Tuesday, 8 November 2016

An examination of CET versus global temperature anomalies: Part III – Conclusions

In our previous two posts relating CET anomalies to global temperature anomalies – for July to December here and for January to June here.

To finish the survey this post will give an overall examination of the observed correlations for each month and for all months. The first step will be to graph the observed CET anomaly versus global temperature anomaly correlation coefficients between 1880 and 1974 for each of the twelve calendar months. They are arranged in fiscal year order in the graph to fit in with my previous research on CET – a choice made because temperature anomalies are larger in winter than in summer.
Monthly Central England Temperature anomaly versus global temperature anomaly correlation coefficients, 1880 to 1974
Before I analysed each month separately, I hypothesised that there would be three plausible patterns of variation in monthly CET anomaly versus global temperature anomaly correlation:
  1. There would be no difference in correlation for all months
  2. There would be a maximum in summer (when natural variance of CET and global temperature anomalies are smallest) and minimum in winter (when they are largest because air advection influences are greatest and most independent of greenhouse gas concentrations)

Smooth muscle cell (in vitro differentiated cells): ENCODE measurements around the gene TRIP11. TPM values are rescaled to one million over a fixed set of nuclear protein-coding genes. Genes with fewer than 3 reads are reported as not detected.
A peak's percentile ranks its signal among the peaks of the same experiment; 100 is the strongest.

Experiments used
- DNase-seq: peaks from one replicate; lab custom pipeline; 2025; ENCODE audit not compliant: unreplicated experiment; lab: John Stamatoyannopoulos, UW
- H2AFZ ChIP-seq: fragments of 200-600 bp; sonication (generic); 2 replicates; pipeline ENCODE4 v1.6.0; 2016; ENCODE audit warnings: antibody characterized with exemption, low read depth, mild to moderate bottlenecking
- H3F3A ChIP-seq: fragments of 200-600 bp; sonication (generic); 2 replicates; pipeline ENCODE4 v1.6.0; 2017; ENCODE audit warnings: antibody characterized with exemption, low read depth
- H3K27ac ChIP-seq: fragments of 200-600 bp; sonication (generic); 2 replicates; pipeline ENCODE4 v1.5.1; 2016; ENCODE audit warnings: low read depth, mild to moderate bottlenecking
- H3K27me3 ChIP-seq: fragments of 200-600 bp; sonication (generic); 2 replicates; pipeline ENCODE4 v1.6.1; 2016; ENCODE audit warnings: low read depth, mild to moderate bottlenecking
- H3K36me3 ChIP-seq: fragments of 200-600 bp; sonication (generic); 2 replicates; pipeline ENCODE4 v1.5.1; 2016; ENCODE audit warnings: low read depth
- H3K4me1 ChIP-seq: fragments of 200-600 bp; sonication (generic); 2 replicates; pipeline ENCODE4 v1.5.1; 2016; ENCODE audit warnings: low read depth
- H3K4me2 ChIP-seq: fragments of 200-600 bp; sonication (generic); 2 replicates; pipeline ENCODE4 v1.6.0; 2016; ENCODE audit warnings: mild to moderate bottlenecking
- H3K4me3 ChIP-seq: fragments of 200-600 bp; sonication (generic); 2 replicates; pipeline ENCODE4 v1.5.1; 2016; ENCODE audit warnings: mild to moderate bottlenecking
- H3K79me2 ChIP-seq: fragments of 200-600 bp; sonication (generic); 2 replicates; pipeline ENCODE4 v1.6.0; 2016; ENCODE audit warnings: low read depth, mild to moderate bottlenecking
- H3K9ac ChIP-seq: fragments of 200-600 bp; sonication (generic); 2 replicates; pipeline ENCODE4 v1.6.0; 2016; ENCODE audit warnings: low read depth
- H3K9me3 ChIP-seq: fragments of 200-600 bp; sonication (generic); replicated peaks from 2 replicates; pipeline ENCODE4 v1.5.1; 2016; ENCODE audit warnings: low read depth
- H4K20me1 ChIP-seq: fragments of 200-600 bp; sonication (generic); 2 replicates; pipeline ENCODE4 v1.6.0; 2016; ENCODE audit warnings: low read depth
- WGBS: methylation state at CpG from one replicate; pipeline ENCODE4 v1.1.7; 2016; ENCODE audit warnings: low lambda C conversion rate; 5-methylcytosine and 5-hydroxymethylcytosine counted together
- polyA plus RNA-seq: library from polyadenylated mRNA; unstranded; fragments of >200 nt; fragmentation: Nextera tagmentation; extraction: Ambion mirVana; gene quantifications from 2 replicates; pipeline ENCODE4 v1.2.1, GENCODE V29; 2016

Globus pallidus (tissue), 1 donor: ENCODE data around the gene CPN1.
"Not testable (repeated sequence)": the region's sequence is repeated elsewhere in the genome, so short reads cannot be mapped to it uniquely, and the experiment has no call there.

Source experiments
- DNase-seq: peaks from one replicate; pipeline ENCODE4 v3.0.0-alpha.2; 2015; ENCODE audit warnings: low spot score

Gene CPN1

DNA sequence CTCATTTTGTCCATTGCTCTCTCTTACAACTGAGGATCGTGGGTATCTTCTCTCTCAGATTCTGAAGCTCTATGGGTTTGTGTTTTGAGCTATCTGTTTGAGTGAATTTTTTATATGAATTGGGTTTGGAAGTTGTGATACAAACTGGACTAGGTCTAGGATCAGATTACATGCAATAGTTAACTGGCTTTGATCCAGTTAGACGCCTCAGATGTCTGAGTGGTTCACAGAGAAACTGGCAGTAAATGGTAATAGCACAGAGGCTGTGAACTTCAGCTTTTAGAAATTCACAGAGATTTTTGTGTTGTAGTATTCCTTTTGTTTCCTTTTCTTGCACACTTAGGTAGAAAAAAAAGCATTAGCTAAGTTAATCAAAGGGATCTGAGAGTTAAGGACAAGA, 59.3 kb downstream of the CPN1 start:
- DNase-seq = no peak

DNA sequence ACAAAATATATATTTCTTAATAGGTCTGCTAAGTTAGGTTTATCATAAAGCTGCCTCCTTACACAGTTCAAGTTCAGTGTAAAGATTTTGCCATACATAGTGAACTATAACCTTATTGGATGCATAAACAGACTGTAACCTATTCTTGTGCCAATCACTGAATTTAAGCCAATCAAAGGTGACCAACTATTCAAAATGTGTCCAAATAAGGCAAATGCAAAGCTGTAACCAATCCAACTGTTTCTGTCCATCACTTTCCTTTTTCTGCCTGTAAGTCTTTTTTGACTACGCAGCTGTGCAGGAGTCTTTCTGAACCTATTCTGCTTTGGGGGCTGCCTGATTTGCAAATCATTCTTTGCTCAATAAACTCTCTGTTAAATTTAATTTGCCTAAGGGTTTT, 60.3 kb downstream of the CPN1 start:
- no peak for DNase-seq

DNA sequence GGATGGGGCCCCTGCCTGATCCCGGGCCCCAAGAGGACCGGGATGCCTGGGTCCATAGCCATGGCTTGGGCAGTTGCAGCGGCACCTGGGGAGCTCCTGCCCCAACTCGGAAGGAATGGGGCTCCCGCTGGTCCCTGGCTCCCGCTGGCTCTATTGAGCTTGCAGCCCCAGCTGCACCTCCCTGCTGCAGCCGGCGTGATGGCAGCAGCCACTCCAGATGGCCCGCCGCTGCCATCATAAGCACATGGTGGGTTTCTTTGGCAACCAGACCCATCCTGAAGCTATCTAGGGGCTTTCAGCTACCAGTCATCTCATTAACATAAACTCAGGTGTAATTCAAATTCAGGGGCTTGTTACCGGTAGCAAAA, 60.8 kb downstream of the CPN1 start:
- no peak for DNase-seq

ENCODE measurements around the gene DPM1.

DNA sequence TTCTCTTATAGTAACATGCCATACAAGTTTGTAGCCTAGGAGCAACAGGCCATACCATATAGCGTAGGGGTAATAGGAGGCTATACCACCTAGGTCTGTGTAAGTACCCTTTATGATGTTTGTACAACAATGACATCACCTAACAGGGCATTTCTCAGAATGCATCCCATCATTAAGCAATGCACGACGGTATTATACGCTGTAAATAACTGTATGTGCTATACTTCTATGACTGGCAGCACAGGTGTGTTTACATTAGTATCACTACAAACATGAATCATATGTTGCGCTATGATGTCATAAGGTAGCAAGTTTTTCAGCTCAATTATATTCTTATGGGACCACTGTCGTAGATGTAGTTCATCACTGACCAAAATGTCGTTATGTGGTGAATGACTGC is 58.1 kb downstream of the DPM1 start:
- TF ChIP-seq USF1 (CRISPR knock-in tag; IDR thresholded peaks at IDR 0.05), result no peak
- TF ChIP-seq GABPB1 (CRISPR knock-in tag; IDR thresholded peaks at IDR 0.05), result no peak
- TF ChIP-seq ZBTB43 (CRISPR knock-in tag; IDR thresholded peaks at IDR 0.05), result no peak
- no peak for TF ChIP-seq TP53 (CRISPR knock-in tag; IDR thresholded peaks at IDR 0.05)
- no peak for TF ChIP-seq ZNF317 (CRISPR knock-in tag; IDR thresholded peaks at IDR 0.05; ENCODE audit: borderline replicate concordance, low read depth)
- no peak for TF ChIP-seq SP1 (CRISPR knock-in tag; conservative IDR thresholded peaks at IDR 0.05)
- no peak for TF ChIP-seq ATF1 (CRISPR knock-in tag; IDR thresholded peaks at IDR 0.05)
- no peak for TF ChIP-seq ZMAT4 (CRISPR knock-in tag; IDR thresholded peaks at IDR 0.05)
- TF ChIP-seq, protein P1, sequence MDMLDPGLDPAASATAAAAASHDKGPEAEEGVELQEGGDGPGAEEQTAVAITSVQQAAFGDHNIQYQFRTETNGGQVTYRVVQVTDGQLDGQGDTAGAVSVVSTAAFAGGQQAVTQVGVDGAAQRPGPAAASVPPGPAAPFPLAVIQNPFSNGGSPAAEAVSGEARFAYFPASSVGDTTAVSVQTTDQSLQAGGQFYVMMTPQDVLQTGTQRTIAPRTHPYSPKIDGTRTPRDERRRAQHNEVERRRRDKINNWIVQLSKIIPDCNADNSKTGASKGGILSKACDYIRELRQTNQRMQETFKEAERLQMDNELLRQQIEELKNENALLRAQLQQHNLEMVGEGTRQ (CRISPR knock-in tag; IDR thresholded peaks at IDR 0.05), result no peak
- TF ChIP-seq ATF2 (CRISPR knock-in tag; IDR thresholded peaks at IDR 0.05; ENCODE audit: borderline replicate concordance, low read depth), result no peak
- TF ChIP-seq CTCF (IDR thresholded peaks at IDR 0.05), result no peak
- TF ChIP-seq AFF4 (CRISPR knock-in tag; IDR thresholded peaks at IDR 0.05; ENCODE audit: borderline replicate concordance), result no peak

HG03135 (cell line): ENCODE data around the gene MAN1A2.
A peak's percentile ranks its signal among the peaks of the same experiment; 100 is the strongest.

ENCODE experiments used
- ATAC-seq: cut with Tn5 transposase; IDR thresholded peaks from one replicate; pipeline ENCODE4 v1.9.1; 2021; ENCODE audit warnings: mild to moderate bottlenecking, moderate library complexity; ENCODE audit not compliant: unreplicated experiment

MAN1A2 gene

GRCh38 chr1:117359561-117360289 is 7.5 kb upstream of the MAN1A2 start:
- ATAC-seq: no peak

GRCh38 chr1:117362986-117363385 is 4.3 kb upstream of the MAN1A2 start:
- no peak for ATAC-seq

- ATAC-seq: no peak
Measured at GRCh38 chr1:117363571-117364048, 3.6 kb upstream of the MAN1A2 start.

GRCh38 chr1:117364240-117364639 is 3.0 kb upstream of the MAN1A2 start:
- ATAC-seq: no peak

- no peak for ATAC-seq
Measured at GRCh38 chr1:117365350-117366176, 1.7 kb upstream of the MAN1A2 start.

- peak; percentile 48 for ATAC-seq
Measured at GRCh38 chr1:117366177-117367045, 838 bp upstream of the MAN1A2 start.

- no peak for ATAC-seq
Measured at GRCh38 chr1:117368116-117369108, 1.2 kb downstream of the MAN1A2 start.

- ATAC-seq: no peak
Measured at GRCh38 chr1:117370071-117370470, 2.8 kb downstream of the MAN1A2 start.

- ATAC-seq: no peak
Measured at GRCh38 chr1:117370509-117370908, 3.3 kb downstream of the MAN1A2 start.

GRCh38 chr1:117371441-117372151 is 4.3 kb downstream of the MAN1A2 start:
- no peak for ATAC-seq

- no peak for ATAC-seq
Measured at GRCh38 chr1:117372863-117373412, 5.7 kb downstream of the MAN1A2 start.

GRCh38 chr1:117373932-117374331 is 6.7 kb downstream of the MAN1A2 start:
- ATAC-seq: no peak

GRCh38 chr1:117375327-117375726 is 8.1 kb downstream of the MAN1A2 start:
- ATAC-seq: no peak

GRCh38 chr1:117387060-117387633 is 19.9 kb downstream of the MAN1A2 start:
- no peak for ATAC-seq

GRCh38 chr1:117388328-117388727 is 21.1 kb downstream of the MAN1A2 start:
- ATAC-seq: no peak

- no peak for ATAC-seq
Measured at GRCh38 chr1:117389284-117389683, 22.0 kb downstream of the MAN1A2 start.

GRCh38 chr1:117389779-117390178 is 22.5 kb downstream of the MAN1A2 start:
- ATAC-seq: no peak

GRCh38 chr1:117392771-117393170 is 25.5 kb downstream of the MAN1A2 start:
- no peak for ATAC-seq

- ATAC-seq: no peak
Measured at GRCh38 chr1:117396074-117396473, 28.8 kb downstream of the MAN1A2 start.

3. There would be maximum in autumn (when CET has increased most consistently and the effect of retention of heat by greenhouse gases appears greatest) and minimum in late winter and early spring
If we look at the graph closely, hypothesis (2) appears the most nearly supported of the three, because the maxima in April and June on the extreme right of the graph (which covers one fiscal year) would even if smoothed out with the very low coefficient for May still show a maximum three month mean of around 0.22 – well above any monthly value between November and February when CET and EWP correlate positively. During these months, the correlation coefficient is relatively consistently around +0.09.

A likely conclusions is that, for the summer months when natural variability is lowest, a sample size of ninety-five years is too small to give accurate correlations at the monthly level. When variability is lower at the local level, smaller changes in temperature can have more effect on the anomaly, especially upon its sign.

If this be so, then we can conclude that over an adequately long period, the correlations between CET and global mean temperature would trough in the winter months at around +0.09. What value they would take in months with negative EWP versus CET correlations (April to September) is less certain. The graph above shows +0.11 and +0.21 as the plausible limits, but what to expect is not certain. We cannot test any years before 1880 since I cannot gain access to compatible values of global temperature anomaly. Testing the post-1974 period is a possibility to expand the sample size, but I am too wary that global warming via greenhouse pollution out of Australia, the Gulf States and South Africa will have  distorted the results vis-à-vis the relatively consistent climate of the 1880 to 1974 period.

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